- Taschenbuch: 502 Seiten
- Verlag: O'Reilly and Associates; Auflage: 1 (1. Juni 2009)
- Sprache: Englisch
- ISBN-10: 0596516495
- ISBN-13: 978-0596516499
- Größe und/oder Gewicht: 17,8 x 3 x 23,3 cm
- Durchschnittliche Kundenbewertung: 1 Kundenrezension
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Natural Language Processing with Python (Englisch) Taschenbuch – 1. Juni 2009
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Über den Autor und weitere Mitwirkende
Steven Bird is Associate Professor in the Department of Computer Science and Software Engineering at the University of Melbourne, and Senior Research Associate in the Linguistic Data Consortium at the University of Pennsylvania. He completed a PhD on computational phonology at the University of Edinburgh in 1990, supervised by Ewan Klein. He later moved to Cameroon to conduct linguistic fieldwork on the Grassfields Bantu languages under the auspices of the Summer Institute of Linguistics. More recently, he spent several years as Associate Director of the Linguistic Data Consortium where he led an R&D team to create models and tools for large databases of annotated text. At Melbourne University, he established a language technology research group and has taught at all levels of the undergraduate computer science curriculum. In 2009, Steven is President of the Association for Computational Linguistics.
Ewan Klein is Professor of Language Technology in the School of Informatics at the University of Edinburgh. He completed a PhD on formal semantics at the University of Cambridge in 1978. After some years working at the Universities of Sussex and Newcastle upon Tyne, Ewan took up a teaching position at Edinburgh. He was involved in the establishment of Edinburgh's Language Technology Group in 1993, and has been closely associated with it ever since. From 2000-2002, he took leave from the University to act as Research Manager for the Edinburgh-based Natural Language Research Group of Edify Corporation, Santa Clara, and was responsible for spoken dialogue processing. Ewan is a past President of the European Chapter of the Association for Computational Linguistics and was a founding member and Coordinator of the European Network of Excellence in Human Language Technologies (ELSNET).
Edward Loper has recently completed a PhD on machine learning for natural language processing at the the University of Pennsylvania. Edward was a student in Steven's graduate course on computational linguistics in the fall of 2000, and went on to be a TA and share in the development of NLTK. In addition to NLTK, he has helped develop two packages for documenting and testing Python software, epydoc, and doctest.
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The book has several strengths. It is tightly integrated with Python and NLTK code. There are numerous examples throughout and the author walks through and modifies them to clarify how the NLTK works. The sizeable reference sections at the end of each chapter are also valuable. These sections include both introductory and advanced sources. And a lot of them. There is also useful integration with the NLTK web site which provides and points to additional resources.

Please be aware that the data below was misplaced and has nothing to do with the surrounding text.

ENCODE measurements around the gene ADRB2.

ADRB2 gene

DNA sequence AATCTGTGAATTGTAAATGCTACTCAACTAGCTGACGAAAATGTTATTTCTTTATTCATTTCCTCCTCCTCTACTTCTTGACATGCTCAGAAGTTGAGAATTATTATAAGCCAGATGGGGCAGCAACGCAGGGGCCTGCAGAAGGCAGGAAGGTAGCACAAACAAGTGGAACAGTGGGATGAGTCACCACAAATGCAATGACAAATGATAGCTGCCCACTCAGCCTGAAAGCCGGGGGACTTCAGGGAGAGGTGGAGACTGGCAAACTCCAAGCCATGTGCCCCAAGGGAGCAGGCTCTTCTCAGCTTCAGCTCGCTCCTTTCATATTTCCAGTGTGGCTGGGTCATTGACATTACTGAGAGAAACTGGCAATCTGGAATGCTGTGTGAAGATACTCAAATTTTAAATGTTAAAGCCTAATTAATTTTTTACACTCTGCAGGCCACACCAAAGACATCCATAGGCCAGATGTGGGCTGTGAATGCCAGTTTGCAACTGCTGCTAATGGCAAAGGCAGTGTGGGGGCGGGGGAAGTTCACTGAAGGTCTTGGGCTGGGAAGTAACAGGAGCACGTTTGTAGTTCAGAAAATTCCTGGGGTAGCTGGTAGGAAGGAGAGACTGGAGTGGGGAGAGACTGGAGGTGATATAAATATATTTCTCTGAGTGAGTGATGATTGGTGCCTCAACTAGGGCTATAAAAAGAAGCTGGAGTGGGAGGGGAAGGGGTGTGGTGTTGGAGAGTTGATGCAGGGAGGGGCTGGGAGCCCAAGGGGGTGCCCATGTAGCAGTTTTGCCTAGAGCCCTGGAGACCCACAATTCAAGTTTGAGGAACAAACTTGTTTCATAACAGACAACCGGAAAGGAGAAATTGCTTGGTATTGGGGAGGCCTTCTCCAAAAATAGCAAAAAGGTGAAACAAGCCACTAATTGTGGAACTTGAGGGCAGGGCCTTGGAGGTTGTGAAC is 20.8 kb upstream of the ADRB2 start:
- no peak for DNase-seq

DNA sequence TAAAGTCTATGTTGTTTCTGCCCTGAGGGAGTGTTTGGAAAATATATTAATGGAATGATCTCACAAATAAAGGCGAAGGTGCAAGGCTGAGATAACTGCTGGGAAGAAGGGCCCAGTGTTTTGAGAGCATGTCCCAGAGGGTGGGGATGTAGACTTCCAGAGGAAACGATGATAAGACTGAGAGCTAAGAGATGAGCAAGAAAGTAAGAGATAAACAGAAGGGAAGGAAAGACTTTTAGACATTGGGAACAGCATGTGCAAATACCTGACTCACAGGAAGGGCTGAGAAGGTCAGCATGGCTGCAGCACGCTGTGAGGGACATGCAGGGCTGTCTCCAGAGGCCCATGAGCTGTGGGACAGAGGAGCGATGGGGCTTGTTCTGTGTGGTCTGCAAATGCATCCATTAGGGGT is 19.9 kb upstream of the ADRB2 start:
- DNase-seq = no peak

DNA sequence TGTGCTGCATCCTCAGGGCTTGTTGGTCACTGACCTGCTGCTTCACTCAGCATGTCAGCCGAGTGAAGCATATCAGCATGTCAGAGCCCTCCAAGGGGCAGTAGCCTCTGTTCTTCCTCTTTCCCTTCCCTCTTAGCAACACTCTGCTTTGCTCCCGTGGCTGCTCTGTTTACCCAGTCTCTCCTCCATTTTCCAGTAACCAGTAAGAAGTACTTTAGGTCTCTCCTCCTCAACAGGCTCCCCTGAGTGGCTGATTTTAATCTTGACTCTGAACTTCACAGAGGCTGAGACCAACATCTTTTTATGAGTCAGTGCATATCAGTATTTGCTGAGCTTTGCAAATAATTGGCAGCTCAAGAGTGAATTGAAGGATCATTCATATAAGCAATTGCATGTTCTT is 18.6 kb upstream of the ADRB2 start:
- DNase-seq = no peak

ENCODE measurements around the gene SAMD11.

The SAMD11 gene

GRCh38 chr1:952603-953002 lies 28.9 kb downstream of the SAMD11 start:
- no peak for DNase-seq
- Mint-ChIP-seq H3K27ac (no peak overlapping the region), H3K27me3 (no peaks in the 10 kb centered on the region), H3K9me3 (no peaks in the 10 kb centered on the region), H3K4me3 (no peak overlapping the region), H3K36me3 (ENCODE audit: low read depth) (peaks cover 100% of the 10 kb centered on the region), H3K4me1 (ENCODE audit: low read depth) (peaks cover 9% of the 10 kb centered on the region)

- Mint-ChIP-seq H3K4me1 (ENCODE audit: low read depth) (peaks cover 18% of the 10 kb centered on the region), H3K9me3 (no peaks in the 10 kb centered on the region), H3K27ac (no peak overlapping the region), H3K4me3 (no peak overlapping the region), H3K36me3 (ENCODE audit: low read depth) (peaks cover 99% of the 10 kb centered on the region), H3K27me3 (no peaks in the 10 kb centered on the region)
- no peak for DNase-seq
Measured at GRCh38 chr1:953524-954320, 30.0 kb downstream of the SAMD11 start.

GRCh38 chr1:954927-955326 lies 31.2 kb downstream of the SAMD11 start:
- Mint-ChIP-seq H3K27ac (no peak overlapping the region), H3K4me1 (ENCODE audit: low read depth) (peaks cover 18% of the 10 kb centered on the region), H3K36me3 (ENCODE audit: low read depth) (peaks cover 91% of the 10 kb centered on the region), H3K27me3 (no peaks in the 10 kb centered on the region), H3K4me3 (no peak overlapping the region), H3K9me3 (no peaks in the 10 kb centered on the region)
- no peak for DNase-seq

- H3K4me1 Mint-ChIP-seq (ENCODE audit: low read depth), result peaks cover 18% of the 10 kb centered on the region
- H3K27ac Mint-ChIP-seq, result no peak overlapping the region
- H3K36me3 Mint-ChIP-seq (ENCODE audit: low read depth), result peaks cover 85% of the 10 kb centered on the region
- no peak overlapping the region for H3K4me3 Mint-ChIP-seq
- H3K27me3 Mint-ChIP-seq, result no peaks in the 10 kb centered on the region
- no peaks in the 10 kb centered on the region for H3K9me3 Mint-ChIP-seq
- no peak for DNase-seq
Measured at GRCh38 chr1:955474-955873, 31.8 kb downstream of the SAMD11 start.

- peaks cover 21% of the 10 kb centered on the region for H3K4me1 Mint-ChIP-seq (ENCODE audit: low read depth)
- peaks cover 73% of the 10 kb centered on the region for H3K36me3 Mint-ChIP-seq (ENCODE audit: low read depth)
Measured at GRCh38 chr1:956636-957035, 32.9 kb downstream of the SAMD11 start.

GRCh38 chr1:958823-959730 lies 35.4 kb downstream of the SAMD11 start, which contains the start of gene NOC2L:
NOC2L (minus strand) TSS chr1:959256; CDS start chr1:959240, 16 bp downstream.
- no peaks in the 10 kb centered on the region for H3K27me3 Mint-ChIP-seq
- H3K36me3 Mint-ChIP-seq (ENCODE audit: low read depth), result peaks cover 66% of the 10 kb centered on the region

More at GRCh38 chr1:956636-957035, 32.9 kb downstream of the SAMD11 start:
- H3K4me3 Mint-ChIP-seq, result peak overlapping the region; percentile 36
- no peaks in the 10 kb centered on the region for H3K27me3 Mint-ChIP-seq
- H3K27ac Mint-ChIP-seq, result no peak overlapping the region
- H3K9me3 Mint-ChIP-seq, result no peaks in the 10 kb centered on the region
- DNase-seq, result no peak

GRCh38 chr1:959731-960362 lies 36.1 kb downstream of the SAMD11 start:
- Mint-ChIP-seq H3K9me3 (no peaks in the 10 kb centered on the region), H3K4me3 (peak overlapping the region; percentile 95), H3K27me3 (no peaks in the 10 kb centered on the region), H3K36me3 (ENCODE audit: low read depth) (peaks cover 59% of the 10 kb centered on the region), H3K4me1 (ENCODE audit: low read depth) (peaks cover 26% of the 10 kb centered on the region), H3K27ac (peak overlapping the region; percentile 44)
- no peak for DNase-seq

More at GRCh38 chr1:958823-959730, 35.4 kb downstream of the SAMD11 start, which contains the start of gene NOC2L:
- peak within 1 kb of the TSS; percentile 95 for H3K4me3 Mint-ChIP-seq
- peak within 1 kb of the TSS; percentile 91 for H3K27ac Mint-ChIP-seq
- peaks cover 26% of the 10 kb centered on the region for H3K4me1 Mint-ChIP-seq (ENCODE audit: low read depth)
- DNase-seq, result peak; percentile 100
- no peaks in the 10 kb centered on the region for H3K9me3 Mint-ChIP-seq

Not to be missed are the end-of-chapter questions. Readers have come to expect little from these learning aids; they usually invite us to parrot back a small number of key concepts or try a few calculations or code segments. This book's questions go far beyond the norm. They introduce new concepts, encourage writing and comparing several versions of a program, and otherwise extend each chapter's contents. Even readers who don't plan to complete these exercises should read them closely.
Weaknesses are few. As noted, the book may assume too much Python and NLP background for some users. It does have a narrow focus and is not organized the right way to be used as a reference book. Readers who want something a little more modular and reference-like might prefer Jacob Perkins' Python 3 Text Processing with NLTK 3 Cookbook. David Mertz's Text Processing in Python is an older source, but still useful as well.
1. Know the basics of natural language processing (NLP) or linguistics;
2. Know the Python programming language or you're willing to learn it;
3. Are using the NLTK library or plan to do so.
NLTK is a Python library that offers many standard NLP tools (tokenizers, POS taggers, parsers, chunkers and others). It comes with samples of several dozens of text corpora typically used in NLP applications, as well as with interfaces to dictionary-like resources such as WordNet and VerbNet. No FrameNet, though. NLTK is well documented, so you might not need this book initially. However, it definitely helps to have it on your desk if you are serious about using NLTK.
The first chapters are a bit messy, as they attempt to introduce all three themes (NLP, NLTK and Python) together. Beginners may have some difficulty sorting things out. By the time you reach the WordNet section, you either got lost in the forest, realize that you would never understand this topic without the book, or both. However, if you are a bit patient and try out all simple code examples, you'll make it eventually. In my opinion, NLTK remains the simplest, most elegant and well rounded library of its kind.
My interest in NLP (and the book) is limited to being able to apply machine learning techniques to solve NLP problems, so I found the first two sections really useful. However, the entire book (including the exercises) is a great source of ideas on what you can accomplish in NLP with NLTK.
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